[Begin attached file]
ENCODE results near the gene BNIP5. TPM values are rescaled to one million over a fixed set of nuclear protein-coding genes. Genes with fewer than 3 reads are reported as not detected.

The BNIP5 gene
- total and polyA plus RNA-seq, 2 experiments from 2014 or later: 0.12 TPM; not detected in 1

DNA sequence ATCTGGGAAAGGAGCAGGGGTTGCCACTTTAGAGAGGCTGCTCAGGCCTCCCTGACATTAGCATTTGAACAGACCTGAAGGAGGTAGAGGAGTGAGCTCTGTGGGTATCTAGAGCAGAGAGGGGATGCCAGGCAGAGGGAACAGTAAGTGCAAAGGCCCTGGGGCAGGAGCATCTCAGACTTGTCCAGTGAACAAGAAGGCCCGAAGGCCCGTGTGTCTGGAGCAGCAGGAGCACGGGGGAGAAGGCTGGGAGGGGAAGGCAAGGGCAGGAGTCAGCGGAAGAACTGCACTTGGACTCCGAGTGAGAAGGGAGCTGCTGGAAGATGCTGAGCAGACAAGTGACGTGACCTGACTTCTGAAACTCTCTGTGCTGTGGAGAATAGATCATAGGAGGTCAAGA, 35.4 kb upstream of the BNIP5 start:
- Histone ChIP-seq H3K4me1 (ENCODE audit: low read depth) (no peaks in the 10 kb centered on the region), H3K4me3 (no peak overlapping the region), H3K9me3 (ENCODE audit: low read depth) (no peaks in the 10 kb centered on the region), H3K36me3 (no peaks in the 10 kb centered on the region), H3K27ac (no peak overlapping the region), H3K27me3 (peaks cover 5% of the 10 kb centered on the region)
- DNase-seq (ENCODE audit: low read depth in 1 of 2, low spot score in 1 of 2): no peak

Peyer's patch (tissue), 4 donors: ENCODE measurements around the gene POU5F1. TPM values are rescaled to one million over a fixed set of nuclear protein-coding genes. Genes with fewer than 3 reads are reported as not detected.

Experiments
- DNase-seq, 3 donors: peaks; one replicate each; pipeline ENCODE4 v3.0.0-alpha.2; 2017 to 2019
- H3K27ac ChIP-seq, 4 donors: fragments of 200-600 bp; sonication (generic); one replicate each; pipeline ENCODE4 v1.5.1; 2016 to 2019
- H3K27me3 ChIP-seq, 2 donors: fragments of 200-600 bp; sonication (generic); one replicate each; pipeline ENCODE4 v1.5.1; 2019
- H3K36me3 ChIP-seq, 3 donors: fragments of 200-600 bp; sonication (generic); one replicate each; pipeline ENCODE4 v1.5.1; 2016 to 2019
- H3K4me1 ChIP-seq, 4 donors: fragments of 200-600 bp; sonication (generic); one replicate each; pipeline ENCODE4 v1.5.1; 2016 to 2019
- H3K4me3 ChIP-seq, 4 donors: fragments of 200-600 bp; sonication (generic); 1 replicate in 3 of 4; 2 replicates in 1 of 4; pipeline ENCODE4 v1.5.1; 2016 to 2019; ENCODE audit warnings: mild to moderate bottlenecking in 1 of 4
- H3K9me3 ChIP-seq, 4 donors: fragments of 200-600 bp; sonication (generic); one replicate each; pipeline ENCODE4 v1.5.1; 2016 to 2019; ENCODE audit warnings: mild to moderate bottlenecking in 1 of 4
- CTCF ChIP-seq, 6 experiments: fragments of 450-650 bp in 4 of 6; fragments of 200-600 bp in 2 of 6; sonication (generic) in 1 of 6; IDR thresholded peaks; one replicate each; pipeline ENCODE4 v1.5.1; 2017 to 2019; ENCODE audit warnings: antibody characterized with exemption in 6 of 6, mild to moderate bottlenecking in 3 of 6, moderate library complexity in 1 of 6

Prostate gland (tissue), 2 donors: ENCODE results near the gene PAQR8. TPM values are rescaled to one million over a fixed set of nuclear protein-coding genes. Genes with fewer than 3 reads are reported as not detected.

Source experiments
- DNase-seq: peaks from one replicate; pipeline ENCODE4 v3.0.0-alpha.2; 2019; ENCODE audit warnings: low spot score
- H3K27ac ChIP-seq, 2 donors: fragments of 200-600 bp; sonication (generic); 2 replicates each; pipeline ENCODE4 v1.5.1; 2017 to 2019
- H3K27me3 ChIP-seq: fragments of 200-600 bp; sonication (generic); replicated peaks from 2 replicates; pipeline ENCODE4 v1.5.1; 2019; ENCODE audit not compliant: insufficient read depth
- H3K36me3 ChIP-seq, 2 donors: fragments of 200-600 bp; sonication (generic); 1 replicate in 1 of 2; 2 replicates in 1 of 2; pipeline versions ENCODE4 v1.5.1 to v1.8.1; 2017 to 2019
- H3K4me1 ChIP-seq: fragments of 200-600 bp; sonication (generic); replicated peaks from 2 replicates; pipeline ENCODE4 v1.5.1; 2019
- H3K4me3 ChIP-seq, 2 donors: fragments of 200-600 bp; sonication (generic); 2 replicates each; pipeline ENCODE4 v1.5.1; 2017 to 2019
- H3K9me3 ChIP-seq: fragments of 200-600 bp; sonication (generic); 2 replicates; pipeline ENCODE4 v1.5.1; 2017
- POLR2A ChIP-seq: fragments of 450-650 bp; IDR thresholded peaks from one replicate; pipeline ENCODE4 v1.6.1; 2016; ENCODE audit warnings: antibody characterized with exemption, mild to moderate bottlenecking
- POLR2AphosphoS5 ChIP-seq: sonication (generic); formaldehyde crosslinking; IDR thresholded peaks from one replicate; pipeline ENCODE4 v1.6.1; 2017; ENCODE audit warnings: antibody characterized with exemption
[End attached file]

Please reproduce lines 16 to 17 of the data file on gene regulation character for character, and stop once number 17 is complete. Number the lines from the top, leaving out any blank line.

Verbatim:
- CTCF ChIP-seq, 6 experiments: fragments of 450-650 bp in 4 of 6; fragments of 200-600 bp in 2 of 6; sonication (generic) in 1 of 6; IDR thresholded peaks; one replicate each; pipeline ENCODE4 v1.5.1; 2017 to 2019; ENCODE audit warnings: antibody characterized with exemption in 6 of 6, mild to moderate bottlenecking in 3 of 6, moderate library complexity in 1 of 6

Prostate gland (tissue), 2 donors: ENCODE results near the gene PAQR8. TPM values are rescaled to one million over a fixed set of nuclear protein-coding genes. Genes with fewer than 3 reads are reported as not detected.